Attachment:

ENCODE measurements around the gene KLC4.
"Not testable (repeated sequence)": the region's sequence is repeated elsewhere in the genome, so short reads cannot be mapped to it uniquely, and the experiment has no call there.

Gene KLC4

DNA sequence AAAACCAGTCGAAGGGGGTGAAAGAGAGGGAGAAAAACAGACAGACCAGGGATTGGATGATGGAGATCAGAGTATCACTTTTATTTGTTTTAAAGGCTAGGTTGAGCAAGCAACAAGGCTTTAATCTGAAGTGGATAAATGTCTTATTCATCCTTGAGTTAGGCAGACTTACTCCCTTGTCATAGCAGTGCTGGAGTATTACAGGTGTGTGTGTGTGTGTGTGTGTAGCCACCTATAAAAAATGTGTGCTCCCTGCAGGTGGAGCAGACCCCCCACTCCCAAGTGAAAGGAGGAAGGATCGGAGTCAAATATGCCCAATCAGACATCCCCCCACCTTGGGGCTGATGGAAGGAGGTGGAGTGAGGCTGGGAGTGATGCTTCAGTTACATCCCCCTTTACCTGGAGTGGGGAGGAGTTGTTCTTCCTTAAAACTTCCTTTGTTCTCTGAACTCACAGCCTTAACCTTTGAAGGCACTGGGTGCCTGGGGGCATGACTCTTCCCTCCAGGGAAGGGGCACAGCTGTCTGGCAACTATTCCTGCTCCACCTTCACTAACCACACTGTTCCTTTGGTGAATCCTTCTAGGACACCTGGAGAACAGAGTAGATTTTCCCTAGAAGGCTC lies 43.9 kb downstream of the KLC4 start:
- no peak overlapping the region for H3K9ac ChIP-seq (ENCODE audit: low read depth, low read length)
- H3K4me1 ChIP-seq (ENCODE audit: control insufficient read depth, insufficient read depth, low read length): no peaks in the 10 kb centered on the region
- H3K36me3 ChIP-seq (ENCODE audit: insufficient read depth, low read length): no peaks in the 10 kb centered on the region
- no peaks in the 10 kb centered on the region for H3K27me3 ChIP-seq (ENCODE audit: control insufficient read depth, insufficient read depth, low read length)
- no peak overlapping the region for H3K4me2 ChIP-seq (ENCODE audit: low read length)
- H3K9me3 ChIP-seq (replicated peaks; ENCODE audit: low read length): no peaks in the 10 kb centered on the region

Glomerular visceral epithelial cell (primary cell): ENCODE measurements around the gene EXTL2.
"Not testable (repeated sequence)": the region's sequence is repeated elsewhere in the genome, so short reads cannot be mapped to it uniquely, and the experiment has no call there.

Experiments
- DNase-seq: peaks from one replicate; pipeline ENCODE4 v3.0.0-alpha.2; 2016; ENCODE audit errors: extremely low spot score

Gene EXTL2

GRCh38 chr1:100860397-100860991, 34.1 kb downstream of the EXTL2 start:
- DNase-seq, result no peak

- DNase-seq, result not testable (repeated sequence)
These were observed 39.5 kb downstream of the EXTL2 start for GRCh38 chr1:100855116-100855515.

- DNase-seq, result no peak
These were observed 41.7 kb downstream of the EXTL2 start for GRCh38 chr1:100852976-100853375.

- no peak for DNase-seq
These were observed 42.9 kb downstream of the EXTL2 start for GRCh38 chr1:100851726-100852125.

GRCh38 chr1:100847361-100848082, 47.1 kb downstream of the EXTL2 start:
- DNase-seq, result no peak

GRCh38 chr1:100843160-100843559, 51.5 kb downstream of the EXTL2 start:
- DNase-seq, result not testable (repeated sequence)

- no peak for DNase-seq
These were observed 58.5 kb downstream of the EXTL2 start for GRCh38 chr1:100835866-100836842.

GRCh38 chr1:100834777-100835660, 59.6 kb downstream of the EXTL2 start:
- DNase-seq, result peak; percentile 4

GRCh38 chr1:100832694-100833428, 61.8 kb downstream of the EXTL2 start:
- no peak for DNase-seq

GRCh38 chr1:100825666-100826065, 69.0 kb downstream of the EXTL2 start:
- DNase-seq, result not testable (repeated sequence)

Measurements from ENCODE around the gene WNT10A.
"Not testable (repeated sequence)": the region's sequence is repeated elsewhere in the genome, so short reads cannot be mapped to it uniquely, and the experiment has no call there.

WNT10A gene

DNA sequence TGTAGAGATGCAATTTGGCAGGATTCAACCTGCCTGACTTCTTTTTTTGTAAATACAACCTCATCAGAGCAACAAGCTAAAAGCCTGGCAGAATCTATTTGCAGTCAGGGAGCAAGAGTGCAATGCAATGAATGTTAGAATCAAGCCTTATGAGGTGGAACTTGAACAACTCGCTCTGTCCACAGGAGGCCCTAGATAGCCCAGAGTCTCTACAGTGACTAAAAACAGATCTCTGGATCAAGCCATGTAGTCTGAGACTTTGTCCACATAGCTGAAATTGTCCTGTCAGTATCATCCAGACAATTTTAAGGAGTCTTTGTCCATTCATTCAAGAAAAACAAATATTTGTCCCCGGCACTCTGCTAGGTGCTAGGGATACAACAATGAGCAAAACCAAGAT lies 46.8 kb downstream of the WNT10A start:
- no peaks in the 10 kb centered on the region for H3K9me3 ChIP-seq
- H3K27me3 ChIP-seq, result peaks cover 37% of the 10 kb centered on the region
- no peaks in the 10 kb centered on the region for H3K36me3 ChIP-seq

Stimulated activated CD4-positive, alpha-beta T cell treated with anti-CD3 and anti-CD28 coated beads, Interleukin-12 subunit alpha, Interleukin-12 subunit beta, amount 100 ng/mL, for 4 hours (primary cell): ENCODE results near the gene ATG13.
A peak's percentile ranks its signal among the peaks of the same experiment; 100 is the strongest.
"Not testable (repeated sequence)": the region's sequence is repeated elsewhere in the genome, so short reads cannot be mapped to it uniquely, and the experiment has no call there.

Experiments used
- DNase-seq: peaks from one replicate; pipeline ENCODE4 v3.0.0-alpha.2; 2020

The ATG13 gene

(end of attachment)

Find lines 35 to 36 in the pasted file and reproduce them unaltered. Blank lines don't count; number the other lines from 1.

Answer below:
- DNase-seq, result not testable (repeated sequence)

Measurements from ENCODE around the gene WNT10A.